Waiting in Mercedes
Mercedes Travel Blog› entry 17 of 38 › view all entries
September 18th, 2007 – by: atropos10
My plans to visit the Esteros del Ibera have been aborted due to vehicular impracticalities.
The Esteros are not exactly on the main tourist thoroughfare. The wetlands are situated 150km down a poorly maintained dirt road from the town of Mercedes, itself a remote community huddled on the prairie. There is no direct bus to Mercedes so, on Saturday night, I took the night bus from Cordoba to Pasos de los Libres. Since Paso de los Libres is on the border with Brazil and I was heading considerably north, I expected to awake in a paridisical world of jungle and heat. I did awake in a different world but it was not warm or tropical. The cosmopolitan cities of middle Argentina have been replaced by squat, visibly decaying towns. The bus station parking lot was about the only thing paved in Paso de los Libres and at 7am on Sunday morning it was also the only thing open. The bus terminal in Paso de los Libres has six ticket booths, a mail room, and a cafe. Outside, under canvas tarpaulins vendors hock goods to Brazilians who cross the river for cheap cigarettes and alcohol. In the 5 hours I sat in the terminal (a small excursion to the town was unsuccessful) studying the movements of the ticket booth employees, which consisted mostly of congregating on the central bench in the station and drinking maté, there were 7 customers. My bus to Mercedes took me down a straight flat road past habitations constructed out of scrounged materials and fields of domestic animals.
The hostel in Mercedes is very nice but on the first night I was the only guest. The lady at the hostel in charge of tours came and arranged for me to go to Carlos Pellegrini the next day but she said it would be cheaper if I waited to see if anybody else showed up that I could share my activities in the Esteros with. Mercedes is a town where the majority of cars have large portions of the body rusted entirely away. It is just as common to see people riding ponies, atvs, crammed onto mopeds, and sitting in lawn chairs in the back of pickup trucks as driving cars. The majority of the roads are not paved and after a little rain become an impassable mire. This town of 35,000 is what I expected South America to be but still, it is the first time in my travels that I have encountered a place so different from my own city (and they still have running water, electricity, and icecream).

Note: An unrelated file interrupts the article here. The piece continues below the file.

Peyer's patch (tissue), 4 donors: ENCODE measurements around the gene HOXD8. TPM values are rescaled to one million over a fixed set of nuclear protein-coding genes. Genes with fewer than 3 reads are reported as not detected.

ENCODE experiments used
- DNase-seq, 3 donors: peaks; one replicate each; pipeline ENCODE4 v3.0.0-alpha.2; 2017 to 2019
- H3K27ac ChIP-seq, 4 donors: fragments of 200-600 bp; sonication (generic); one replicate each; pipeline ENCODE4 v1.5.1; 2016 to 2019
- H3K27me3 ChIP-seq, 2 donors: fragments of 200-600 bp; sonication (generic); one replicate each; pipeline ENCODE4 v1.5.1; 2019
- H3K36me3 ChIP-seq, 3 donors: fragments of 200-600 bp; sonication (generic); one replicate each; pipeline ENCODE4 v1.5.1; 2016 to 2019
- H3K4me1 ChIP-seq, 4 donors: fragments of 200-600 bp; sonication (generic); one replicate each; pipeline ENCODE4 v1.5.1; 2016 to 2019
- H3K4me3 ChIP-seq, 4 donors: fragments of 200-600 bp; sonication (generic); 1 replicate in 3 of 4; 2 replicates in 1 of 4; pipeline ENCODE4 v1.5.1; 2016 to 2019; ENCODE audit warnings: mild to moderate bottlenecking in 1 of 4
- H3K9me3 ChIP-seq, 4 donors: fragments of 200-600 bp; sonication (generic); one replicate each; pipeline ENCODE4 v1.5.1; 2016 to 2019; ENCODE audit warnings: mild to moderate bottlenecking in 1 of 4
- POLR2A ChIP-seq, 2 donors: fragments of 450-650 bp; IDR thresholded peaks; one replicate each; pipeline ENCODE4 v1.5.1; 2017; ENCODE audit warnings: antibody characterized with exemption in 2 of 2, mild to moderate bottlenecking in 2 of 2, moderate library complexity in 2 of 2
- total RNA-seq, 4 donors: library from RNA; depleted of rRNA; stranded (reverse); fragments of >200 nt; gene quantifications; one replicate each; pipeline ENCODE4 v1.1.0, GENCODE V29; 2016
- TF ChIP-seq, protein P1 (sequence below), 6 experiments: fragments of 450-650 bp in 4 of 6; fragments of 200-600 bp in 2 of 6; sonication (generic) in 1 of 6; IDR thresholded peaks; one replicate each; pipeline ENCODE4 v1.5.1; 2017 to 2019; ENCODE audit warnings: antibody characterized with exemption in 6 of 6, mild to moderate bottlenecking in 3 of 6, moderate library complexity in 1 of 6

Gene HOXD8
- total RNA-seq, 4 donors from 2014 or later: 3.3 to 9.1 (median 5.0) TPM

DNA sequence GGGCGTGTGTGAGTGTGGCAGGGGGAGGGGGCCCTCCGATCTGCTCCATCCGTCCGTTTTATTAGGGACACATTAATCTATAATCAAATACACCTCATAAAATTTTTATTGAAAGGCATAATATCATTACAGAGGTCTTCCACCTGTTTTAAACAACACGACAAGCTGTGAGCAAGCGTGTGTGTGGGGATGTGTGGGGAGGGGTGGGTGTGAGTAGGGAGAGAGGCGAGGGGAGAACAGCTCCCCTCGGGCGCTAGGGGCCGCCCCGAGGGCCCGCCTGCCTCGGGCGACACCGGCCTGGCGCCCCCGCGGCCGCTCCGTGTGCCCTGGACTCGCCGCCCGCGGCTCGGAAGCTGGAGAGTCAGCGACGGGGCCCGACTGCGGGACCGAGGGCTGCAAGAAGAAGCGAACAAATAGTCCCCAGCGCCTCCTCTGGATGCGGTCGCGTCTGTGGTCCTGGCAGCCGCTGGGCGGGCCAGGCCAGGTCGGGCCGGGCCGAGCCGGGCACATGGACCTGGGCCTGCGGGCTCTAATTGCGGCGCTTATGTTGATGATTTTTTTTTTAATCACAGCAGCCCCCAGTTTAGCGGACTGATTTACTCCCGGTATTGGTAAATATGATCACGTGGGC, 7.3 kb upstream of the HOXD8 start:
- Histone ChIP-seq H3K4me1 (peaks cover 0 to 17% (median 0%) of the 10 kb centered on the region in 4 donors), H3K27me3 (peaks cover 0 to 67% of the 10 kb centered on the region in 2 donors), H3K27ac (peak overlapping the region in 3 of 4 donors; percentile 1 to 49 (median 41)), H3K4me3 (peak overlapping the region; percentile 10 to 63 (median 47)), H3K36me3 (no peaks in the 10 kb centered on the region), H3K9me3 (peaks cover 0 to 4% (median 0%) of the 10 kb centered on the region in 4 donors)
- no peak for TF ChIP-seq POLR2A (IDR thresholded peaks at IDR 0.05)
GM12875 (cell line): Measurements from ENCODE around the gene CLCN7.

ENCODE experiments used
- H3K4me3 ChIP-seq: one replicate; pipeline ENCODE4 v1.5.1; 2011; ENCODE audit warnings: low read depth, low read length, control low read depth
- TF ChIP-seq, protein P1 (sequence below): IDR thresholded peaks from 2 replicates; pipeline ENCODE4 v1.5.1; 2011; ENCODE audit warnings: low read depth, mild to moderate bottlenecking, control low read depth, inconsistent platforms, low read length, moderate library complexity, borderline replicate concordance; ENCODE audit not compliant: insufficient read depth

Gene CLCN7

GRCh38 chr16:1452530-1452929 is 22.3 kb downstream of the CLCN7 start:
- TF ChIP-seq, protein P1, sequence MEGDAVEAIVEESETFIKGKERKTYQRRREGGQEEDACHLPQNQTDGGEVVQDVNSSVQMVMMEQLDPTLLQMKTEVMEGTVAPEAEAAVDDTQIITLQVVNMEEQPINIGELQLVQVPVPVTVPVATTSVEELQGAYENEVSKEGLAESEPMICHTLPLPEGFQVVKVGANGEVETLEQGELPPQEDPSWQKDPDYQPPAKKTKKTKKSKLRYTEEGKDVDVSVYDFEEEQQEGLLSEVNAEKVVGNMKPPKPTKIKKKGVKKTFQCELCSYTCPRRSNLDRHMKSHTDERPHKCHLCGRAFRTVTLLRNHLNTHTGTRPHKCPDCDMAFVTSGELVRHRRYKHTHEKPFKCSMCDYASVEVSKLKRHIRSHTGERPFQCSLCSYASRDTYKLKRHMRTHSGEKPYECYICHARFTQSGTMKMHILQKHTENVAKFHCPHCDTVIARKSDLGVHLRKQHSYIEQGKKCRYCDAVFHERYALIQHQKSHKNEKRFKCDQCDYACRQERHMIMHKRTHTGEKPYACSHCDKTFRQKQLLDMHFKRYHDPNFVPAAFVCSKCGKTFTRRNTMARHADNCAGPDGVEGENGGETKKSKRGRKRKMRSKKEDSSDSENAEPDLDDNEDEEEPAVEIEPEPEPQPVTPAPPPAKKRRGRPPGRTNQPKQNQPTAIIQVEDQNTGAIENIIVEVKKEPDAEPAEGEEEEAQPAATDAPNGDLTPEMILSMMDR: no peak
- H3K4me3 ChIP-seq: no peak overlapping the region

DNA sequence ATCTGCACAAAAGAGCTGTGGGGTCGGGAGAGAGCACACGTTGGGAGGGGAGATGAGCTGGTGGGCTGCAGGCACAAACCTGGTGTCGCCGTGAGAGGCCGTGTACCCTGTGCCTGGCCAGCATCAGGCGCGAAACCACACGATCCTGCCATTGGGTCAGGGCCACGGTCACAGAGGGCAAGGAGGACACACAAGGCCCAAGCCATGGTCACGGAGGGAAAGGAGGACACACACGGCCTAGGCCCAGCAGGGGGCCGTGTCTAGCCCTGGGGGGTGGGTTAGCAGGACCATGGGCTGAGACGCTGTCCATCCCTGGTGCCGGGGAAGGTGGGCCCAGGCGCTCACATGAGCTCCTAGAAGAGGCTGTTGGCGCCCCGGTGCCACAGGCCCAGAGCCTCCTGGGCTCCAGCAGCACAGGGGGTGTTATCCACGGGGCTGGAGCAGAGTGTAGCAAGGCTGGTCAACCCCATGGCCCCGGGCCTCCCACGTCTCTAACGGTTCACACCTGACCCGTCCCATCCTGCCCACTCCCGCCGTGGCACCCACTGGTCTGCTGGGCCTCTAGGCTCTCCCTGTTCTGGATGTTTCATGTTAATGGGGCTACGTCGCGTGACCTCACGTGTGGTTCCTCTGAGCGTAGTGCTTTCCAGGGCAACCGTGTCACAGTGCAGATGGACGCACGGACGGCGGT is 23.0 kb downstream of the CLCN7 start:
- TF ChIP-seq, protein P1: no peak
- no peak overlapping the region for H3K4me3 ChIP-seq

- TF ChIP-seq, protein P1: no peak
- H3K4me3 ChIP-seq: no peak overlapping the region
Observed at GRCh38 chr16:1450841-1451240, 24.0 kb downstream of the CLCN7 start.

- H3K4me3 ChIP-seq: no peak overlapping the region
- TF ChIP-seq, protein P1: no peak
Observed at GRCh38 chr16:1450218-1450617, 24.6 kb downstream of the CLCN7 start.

I waited a full day in Mercedes and was assured that I could leave the next morning for Carlos Pelligrini. It rained all night and the road to the Esteros del Ibera became impassable. This morning I decided to abandon my plans for the wetlands and this evening I will travel to Iguazu Falls instead. I am a bit disappointed that I did not get to see the wetlands after I went out of my way to visit them but at the same time I am relieved since it was becoming a rather pricey excursion.
My tips for people wishing to go to the Esteros del Ibera are:
1) Find somebody to go with. All excursions are cheaper with multiple people
2) Go during the dry season (the road can become impassable and you may not be able to get in...or out)
3) You can reach the Esteros from either Mercedes or Posadas. The bus leaves twice a day from Mercedes but only 3 times a week from Posadas. If you don´t time your trip correctly you may have to wait somewhere.
4) You do not have to sleep in Mercedes. If you are lucky you can take the bus to Carlos Pelligrini the day you arrive.
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